More than 537,000 federal jobs at roughly 30 agencies could be outsourced, the Office of Management and Budget announced Thursday.
The third round of 2002 job inventories, released by OMB in the Feb. 6 Federal Register, included the Defense and Transportation departments and 31 other agencies. Of the 1.1 million jobs analyzed in the third round, OMB determined that 1998 Federal Activities Inventory Reform (FAIR) Act rules would allow the private sector to perform slightly more than half, or 537,517 jobs.
The 1998 FAIR Act requires agencies to compile lists of federal jobs that are "commercial in nature" and could be performed by contractors. Every year OMB reviews the lists and releases them to Congress and the public in several rounds.
The other half of the jobs in the third round of inventories-522,634 positions-are "inherently governmental" and are off-limits for outsourcing, according to OMB, which started publishing lists of inherently governmental jobs in 2002. In the first two rounds of 2002, OMB placed a total of 242,193 positions in this category.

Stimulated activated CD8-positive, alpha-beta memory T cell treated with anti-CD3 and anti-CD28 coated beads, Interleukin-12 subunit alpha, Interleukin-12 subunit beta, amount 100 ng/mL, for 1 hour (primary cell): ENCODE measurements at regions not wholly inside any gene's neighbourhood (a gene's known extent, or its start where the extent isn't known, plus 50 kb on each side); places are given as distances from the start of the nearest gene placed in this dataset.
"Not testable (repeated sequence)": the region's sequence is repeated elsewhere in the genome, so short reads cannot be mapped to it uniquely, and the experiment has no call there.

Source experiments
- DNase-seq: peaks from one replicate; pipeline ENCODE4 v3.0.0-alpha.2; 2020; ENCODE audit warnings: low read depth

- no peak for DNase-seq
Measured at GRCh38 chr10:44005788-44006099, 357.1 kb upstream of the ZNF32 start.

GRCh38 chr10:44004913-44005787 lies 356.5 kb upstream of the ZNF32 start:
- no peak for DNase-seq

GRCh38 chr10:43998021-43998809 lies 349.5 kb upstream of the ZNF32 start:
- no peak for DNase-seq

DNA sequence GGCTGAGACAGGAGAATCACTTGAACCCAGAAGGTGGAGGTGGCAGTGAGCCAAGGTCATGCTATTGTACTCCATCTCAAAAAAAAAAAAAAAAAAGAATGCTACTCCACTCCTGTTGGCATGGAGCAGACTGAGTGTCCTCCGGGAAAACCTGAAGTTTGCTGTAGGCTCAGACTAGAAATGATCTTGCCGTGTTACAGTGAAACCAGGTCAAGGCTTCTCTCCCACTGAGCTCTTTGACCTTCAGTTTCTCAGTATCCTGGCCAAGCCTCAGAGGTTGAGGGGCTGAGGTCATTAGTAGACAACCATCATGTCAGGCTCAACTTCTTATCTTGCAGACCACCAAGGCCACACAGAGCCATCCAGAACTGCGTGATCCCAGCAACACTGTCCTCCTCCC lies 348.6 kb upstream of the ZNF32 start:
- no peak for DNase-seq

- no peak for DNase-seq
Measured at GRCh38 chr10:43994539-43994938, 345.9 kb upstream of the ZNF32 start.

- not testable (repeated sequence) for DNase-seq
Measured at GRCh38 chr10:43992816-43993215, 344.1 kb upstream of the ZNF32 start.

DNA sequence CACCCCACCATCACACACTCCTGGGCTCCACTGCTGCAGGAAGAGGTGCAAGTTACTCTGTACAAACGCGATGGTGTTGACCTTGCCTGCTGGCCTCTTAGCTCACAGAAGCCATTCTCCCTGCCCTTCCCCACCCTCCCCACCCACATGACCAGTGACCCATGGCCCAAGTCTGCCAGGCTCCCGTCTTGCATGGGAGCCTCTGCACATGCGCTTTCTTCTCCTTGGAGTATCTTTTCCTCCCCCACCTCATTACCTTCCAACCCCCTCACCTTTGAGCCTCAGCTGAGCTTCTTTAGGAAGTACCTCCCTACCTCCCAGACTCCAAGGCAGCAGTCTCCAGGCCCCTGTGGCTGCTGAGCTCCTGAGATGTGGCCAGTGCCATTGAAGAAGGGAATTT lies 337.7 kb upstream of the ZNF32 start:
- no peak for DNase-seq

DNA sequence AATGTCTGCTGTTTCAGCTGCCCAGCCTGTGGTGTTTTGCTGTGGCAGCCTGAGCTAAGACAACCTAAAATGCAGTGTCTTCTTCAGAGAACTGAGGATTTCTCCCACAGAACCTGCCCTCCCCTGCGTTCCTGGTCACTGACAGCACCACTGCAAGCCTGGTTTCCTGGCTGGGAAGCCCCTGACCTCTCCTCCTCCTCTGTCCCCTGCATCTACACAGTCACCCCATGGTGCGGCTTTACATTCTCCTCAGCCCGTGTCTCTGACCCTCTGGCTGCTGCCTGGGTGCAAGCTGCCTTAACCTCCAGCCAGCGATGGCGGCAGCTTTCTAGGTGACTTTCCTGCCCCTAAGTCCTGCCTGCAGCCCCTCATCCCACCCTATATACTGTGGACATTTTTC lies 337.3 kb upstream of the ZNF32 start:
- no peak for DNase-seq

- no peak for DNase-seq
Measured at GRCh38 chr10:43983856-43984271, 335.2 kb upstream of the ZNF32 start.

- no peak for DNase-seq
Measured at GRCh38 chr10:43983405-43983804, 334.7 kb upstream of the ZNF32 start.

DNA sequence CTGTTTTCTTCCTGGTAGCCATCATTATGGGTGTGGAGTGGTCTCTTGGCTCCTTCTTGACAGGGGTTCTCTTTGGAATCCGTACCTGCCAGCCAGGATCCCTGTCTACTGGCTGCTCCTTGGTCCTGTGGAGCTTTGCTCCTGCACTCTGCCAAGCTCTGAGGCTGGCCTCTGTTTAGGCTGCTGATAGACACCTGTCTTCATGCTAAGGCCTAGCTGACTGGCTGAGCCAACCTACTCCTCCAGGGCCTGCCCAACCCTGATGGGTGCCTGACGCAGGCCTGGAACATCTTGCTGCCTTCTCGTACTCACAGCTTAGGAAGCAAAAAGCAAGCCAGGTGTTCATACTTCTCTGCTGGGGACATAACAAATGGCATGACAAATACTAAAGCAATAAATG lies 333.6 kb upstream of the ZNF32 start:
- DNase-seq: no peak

In mid-December, the Transportation Department decided that its air traffic control operations are no longer inherently governmental and classified the controller jobs as Category A commercial. Though Category A jobs are not subject to competition, they could be shifted into another category that would allow the administration to compete them.
OMB has said that requiring agencies to submit inherently governmental jobs allows officials to better scrutinize agencies' FAIR Act lists, ensuring that the FAIR Act inventories are accurate. Under the FAIR Act, contractors, unions and employees can challenge the lists if they think certain jobs should have been included or excluded.
The Bush administration is relying on accurate FAIR Act lists for use in its competitive sourcing initiative, which requires agencies to compete 15 percent of all jobs on the inventories by October 2003.